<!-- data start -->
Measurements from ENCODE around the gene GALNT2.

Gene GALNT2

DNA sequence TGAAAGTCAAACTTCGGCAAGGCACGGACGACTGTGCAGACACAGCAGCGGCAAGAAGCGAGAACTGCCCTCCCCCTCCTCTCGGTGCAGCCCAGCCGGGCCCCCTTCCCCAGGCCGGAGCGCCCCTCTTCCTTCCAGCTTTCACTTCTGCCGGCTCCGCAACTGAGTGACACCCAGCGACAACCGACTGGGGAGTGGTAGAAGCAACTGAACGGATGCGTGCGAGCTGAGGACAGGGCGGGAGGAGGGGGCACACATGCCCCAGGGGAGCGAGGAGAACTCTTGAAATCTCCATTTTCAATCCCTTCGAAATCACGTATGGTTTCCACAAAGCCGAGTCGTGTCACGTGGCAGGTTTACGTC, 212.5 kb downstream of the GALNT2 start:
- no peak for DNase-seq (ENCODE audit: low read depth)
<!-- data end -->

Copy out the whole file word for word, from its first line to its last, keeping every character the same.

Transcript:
Measurements from ENCODE around the gene GALNT2.

Gene GALNT2

DNA sequence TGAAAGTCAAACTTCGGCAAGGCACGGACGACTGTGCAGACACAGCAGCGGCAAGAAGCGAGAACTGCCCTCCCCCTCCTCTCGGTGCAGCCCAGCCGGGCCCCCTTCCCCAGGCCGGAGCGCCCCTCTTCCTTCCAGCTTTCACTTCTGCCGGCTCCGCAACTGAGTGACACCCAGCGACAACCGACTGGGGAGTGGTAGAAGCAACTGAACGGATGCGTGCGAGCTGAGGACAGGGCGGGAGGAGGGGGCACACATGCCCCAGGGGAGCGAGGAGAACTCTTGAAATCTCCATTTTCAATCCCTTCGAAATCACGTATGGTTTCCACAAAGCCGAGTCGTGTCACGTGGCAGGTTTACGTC, 212.5 kb downstream of the GALNT2 start:
- no peak for DNase-seq (ENCODE audit: low read depth)